WASHINGTON — With another deadline fast approaching, Republican Sen. Jim Inhofe is working to persuade members of his party that they should support a highway bill that keeps road and bridge funding close to current levels.
“With this attitude out there, where so many members of the Senate and the House have this fear of the Tea Party people, they're scared to death to vote for anything that has a bunch of zeros in it,” Inhofe said in an interview.
Inhofe, of Tulsa, spent part of last week calling freshman House members — “all Tea Party,” he said — and trying to convince them that it would be the “conservative position” to support legislation that would stabilize transportation funding for two or three years.
If Congress can't come together on a long-term policy, he said, the uncertainty will continue to cause serious problems for critical projects. Moreover, he said, the bill now under consideration would change some provisions of federal highway policy — such as spending road and bridge money on roadside attractions — that have long rankled conservatives.
At the end of the week, Inhofe felt like he was getting through to them.
“I don't want to say that each one of them is going to support it, because we don't even know what (the bill) is going to look like yet, but they're all anxious to have a bill and to pass it,” he said.
Rep. James Lankford, R-Oklahoma City, is among the freshman lawmakers trying to negotiate a highway bill that could pass the House and Senate. And he's the type of conservative that Inhofe is trying to win over.
“Transportation has a unique federal role,'' Lankford said, “but with billions of dollars of government waste, we must find a way to pay for the essential areas of government by making cuts to non-essential programs.”
Windfall for Oklahoma
Inhofe is the top Republican on the Senate committee that has jurisdiction over the highway bill. He was chairman of that panel when the last long-term highway bill passed in 2005 — legislation that included thousands of earmarks and a huge funding windfall for Oklahoma.
That bill expired in 2009, and Congress has procrastinated since, granting only temporary extensions that have frustrated state highway officials. The latest extension ends on June 30. House and Senate negotiators are hoping to beat that deadline with a bill, rather than another short-term fix.
Sen. Barbara Boxer, D-CA, the lead Senate negotiator, told reporters last week that lawmakers were “making good progress.”
“I would say great progress,” she said, adding that 80 percent of the bill was non-controversial.
Inhofe said Boxer was “overly enthusiastic and overly optimistic, and I tell her that to her face and to other people because I want people to know the truth about this — it's not all that easy.”
One of the main sticking points is how to pay for the bill; one of the others is the Keystone XL pipeline.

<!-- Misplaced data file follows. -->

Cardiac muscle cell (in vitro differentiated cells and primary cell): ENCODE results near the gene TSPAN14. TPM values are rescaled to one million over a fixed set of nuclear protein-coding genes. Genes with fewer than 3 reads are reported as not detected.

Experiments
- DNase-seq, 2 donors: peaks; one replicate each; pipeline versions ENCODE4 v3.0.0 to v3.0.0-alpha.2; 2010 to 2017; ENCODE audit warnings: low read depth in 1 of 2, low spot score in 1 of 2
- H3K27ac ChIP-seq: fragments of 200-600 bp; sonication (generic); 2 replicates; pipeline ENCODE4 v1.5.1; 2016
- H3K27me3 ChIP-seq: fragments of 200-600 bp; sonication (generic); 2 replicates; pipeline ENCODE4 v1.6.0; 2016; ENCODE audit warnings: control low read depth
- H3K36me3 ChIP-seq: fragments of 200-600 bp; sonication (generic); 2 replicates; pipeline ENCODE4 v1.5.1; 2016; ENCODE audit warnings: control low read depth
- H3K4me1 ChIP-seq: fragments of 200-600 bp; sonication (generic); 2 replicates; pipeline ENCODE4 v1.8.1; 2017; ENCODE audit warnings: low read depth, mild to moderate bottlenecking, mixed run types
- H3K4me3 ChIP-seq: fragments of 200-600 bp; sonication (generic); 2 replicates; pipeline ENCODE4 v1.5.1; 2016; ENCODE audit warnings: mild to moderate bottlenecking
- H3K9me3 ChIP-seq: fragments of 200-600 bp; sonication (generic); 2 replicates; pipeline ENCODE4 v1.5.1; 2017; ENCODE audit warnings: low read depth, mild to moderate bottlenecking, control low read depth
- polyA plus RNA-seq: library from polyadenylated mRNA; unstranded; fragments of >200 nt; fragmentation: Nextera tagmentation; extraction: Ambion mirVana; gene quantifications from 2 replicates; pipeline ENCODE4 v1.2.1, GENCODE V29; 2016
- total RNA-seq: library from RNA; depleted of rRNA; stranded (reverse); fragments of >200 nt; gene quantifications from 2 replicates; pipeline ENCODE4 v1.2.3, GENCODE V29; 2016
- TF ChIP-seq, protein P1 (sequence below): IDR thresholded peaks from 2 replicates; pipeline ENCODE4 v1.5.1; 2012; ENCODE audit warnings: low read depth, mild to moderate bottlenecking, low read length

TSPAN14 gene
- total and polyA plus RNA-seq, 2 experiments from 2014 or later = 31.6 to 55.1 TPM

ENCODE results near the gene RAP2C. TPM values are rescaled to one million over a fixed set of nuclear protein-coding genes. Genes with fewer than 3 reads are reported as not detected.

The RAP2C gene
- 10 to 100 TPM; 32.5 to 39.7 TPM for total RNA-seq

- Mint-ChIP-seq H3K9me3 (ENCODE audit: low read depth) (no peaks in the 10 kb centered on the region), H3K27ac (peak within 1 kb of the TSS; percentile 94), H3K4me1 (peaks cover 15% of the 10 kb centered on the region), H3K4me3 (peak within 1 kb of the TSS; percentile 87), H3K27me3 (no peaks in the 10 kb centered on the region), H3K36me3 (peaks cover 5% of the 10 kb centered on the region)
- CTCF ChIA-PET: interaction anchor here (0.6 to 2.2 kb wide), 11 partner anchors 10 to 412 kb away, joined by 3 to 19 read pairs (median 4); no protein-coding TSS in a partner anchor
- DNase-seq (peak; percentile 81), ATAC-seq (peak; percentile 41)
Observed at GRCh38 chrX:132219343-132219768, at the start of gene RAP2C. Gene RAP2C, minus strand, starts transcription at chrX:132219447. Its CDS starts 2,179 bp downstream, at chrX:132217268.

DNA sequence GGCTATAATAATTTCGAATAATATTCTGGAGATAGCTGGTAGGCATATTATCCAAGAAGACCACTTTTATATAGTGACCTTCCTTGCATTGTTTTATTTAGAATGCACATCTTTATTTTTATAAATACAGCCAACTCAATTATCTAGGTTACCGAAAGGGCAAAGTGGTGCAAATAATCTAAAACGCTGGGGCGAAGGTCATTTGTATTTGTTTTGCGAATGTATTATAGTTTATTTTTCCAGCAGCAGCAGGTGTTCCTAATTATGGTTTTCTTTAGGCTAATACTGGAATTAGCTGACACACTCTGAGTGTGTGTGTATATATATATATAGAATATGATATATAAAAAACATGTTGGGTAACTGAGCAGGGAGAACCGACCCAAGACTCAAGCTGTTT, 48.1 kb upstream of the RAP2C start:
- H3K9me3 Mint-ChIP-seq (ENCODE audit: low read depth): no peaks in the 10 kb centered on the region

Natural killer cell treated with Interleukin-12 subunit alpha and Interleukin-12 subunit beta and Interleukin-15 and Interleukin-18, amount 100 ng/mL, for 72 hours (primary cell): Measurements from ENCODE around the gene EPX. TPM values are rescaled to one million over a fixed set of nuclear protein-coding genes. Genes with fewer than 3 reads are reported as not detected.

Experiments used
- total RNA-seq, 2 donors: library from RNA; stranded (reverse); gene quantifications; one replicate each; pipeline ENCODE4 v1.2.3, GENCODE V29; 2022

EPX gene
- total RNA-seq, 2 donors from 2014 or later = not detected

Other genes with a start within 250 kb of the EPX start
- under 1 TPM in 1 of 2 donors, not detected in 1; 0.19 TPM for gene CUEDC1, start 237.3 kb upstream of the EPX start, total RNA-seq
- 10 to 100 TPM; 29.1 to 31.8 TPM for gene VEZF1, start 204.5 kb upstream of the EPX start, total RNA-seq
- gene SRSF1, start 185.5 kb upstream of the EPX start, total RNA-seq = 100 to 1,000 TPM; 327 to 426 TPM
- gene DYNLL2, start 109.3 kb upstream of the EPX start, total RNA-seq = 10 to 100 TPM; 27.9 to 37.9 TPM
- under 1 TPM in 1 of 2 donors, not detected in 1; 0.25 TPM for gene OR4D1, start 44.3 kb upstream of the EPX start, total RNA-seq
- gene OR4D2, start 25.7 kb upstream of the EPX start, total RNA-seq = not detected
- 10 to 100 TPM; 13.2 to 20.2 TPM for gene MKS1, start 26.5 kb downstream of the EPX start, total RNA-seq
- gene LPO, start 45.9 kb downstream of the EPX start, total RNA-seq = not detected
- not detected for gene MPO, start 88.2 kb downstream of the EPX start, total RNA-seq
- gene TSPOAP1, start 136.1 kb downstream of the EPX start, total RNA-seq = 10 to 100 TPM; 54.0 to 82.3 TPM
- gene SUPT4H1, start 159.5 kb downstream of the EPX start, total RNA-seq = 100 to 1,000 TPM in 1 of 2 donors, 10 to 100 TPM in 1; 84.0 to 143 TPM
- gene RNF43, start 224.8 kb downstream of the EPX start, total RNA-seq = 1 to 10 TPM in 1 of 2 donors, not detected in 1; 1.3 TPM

Funding and Keystone
The Highway Trust Fund, which holds the proceeds from the federal gas tax, is the primary source of money for U.S. road and bridge construction. But money flowing into the fund has been declining while construction costs have been rising, and Congress has had to dip into the funds that pay for domestic programs and defense to make up the difference.
Inhofe has no problem with that. He is a fiscal conservative, he often says, except when it comes to defense and infrastructure.
But many conservatives do have a problem with it and have opposed using general fund money. House Republicans authored a highway bill that would have cut spending on roads and bridges by 34 percent — meaning a loss of $800 million to Oklahoma over six years. Gary Ridley, Oklahoma's transportation director, said a cut of that magnitude would jeopardize critical highway projects in the state — and lives.
Inhofe is now trying to get House conservatives to support legislation that would keep funding at status quo levels without adding to the national debt. To do that, lawmakers must find cuts in funding or revenues elsewhere.
Said Lankford, “Setting funding levels for a bill and actually finding a way to pay for a bill are two different things. I am committed to reforming the transportation system through streamlining the process and increasing local authority and flexibility, wherever possible.”
One of the sweeteners for House Republicans leery of the bill is a provision that would effectively approve the Keystone XL pipeline segment from Canada to Nebraska over the Obama administration's objections.
Inhofe is a strong supporter of the pipeline and has harshly criticized President Barack Obama for rejecting its construction.
In an interview, he said, he would be the last person to give up on the pipeline in the highway bill. But he also said he didn't want the pipeline to kill the bill. The question is whether House Republicans will drop the Keystone provision if it continues to be a major sticking point.
“I feel confident we're going to get the Keystone thing anyway,” Inhofe said. “What I don't want to do is have that take down the transportation bill. As strongly as I feel about (the pipeline), it isn't worth losing the bill.”